"The total societal damage resulting from further application of this model of subsidizing electricity generation in small hydropower plants for the next 10 years is estimated at more than 40 million (EUR 20 million) on the basis of already operating parts alone; it would be doubled if they were approved for all the plants for which they have applied,” stated Miljević.
He emphasizes that the current system of concession fee arrangements and incentives for small hydropower plants needs to urgently undergo significant changes, and it needs to be redefined to avoid further societal damage: "We need to avoid increasing the total social losses which will inevitably result from new small hydropower plants that are planned or are already under construction,” he concluded. The Center for Environment's work on the problems of rapid small hydropower development in Bosnia and Herzegovina has indicated that it is the investors that benefit from their construction rather than any kind of public interest.
“Considering that all electricity consumers in Bosnia and Herzegovina pay for the development of renewable energy sources on their monthly electricity bill, it would make more sense to use the money for energy savings and sustainable renewables, such as solar and wind. Hydropower plants bring much more harm than benefit, and this analysis, once again, proves this. This time it's shown exclusively from a financial feasibility angle,” said Nataša Crnković, president of the Center for Environment.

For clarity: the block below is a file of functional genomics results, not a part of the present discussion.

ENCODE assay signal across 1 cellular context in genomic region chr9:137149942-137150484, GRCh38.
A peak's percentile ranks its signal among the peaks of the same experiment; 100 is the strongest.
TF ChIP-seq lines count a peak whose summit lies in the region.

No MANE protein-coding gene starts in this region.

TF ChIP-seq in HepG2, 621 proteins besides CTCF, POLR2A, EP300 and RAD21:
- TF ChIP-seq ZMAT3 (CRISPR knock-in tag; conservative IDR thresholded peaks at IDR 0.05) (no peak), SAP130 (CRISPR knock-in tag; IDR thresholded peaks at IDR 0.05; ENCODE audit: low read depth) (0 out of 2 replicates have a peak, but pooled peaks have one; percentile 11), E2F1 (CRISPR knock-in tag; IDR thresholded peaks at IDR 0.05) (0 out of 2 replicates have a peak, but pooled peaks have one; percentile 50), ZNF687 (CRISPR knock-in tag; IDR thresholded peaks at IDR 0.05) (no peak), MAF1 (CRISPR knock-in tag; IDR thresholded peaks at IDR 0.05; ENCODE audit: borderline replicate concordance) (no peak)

The system is highly attractive for investors and has caused a rush for concessions and subsidies which threatens almost every watercourse in Bosnia-Herzegovina.
Bosnia and Herzegovina's entity-level governments are mainly based on their plans to fulfill their international binding targets for renewable energy in total energy consumption. The current system for issuing concessions is complicated, chaotic, and unbalanced with space for discretion in decision-making which creates space for manipulation, corruption and unfair competition.
This analysis has been carried out as part of the "Save the Blue Heart of Europe" campaign by RiverWatch and EuroNatur, in cooperation with local partners across the Balkans.